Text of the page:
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‘I feel like I’m now known’: Bernardine Evaristo on becoming everyone’s lockdown read and the books she’s turned to in 2020

The author of ‘Girl, Woman, Other’ tells us how the Booker changed her career, and shares the books she turns to for comfort

Written by
Alexandra Sims

In 2019, Bernardine Evaristo became the first Black woman and the first Black British author to win the Booker Prize with her novel ‘Girl, Woman, Other’. To round off her year in the literary spotlight, she’ll be interviewing Douglas Stuart, the 2020 winner, in an empty Royal Festival Hall. We spoke to the author and Londoner about how her life has changed since winning one of the biggest literary accolades in the world.

What has changed for you since winning the Booker?

‘My readership has changed. Being in the bestseller list on and off for 41 weeks is just phenomenal. I am staggered that Middle England has embraced the book: who’d have thought it? It took the Booker for that to happen. That’s how important the prize is. The level of recognition within the industry has also been great. I feel like I’m now known. As a Black woman, we need to be known. We don’t want to be marginalised and we don’t want to be considered inferior in any way.’

The 2020 Booker shortlist is the most diverse in its history. Is there a meaningful shift in publishing?

‘I think there is a shift happening, for now. The jury for the [2020] Booker prize is incredibly diverse and that makes a difference. I love the fact that there is so much diversity. I don’t know whether we’re entering a new era, or whether this is just something that’s going to come and go, whether there will be a backlash. We had Obama for two terms and then Trump for a term. It always feels like you have progression and then you go back, and then you go forwards again.’

This summer was defined by Black Lives Matter protests and ‘Girl, Woman, Other’ was included in lots of anti-racist reading lists. How did you feel about the spike in anti-racist reading lists? 

‘We always have to acknowledge that it happened because of something terrible. What happened to George Floyd wasn't a one-off, it's just that we saw it happening, almost in real time, so everybody was so upset and outraged. It was staggering to realise that people were really hungry for this literature, because for most of my time in the charts I have been almost the only writer of colour there. It's made me realise how our books have not, for various reasons, been the massive economic successes they need to be.’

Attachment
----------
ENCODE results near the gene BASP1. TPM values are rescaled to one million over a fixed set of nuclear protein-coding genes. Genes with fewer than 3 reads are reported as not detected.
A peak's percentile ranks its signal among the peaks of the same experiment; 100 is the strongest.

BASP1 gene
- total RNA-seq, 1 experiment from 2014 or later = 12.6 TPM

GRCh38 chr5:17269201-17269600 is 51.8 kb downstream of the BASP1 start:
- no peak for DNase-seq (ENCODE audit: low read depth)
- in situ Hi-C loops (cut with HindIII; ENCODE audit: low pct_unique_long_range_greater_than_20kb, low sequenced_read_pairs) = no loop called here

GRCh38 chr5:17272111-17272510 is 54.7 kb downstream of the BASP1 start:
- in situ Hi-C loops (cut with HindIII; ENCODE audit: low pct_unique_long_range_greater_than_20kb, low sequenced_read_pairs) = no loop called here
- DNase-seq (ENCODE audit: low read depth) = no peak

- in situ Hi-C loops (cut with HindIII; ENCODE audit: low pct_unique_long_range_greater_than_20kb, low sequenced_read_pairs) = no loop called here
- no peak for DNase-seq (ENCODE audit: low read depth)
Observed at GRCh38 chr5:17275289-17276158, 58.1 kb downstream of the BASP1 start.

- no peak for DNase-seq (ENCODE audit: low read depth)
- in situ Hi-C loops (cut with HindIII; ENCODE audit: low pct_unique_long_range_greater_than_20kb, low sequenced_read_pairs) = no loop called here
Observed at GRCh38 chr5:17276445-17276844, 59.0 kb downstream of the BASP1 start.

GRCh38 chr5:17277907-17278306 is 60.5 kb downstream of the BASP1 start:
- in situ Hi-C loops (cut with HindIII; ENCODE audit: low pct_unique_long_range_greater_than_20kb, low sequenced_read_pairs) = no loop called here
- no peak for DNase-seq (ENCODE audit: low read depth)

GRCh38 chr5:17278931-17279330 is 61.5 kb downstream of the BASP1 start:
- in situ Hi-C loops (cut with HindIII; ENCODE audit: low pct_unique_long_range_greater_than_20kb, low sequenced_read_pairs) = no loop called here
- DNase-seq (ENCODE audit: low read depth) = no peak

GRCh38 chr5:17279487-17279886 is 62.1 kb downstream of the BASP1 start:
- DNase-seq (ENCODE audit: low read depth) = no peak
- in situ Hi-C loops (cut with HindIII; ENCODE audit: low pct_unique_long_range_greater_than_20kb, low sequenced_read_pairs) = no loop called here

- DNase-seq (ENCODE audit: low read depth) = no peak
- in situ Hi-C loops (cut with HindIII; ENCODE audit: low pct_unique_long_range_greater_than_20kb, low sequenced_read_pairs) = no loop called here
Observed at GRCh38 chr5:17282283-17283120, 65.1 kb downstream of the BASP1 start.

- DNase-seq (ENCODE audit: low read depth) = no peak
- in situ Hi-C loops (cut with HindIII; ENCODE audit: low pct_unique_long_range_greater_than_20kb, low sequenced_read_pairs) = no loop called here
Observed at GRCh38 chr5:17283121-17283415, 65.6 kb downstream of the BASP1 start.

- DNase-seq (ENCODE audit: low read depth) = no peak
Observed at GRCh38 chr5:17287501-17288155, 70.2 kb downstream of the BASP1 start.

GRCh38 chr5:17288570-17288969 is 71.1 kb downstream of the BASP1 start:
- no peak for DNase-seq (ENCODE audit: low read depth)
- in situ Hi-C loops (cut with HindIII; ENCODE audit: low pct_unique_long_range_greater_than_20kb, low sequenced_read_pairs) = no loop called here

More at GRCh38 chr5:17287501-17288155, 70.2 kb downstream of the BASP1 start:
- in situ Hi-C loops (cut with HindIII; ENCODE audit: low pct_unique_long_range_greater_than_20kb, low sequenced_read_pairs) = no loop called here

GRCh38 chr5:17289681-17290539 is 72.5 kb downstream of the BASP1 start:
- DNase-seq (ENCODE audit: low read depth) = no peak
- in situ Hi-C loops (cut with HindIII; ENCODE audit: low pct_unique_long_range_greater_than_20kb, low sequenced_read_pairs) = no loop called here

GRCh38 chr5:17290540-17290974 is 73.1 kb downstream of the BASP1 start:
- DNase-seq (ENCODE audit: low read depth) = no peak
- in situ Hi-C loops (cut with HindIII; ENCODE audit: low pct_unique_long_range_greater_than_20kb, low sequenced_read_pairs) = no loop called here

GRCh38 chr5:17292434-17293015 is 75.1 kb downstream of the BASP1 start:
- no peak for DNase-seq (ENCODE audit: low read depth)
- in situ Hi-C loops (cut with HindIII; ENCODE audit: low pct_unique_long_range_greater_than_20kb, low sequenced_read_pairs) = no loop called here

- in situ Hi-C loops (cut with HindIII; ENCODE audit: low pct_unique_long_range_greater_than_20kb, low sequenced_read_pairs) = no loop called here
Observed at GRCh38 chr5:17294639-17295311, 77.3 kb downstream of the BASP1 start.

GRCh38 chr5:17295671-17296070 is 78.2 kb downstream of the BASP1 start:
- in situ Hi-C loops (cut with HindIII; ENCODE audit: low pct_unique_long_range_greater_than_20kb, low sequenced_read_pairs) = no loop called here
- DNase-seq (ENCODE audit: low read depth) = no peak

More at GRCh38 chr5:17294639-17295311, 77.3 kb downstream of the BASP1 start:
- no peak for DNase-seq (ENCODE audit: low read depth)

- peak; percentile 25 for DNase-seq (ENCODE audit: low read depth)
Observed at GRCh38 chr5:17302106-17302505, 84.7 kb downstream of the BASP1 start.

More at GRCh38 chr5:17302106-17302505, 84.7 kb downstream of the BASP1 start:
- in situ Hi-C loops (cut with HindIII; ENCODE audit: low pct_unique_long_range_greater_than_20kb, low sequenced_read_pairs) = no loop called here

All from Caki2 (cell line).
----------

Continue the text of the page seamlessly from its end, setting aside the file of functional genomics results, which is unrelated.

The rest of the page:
Many people have turned to ‘Girl Woman Other’ for comfort this year. What did it feel like for it to have such an impact on people during lockdown? 

‘I find it staggering that people have turned to it for comfort, because for me it is a provocative book. I see it as a challenging, radical experimental novel about people who are generally perceived to be on the outside. But there is compassion and there is hope, and hopefully these women appeared on the page as very alive and real and complex.’

What books did you turn to for comfort in lockdown? 

‘I try to keep abreast of my peers and focus on British writers, especially ones who are overlooked. The two outstanding books for me this year have been ‘The Vanishing Half’ by Brit Bennet. The other is [2020 Booker Prize winner]  ‘Shuggie Bain’ by Douglas Stewart. It tears away at your heart in so many ways. The characters are so alive. I don't know if they've comforted me, but I found them very uplifting.’ 

What’s your relationship with London? It’s been the setting for a lot of your work.

‘London is a really important muse for me... It’s a city I feel I can endlessly explore. I grew up in Woolwich, which was very white and now it’s very multicultural. London is a city that is always in transformation and I’m always acquainting and reacquainting myself with it.’ 

The Southbank Centre’s 2020 Booker Prize Winner in Conversation event is available to stream until Nov 30. £5. 

Literature lover? This new website is supporting your local bookshop in time for Lockdown 2.

Get to know New Beacon Books: the UK’s first Black publisher, that’s still educating Londoners 50 years on

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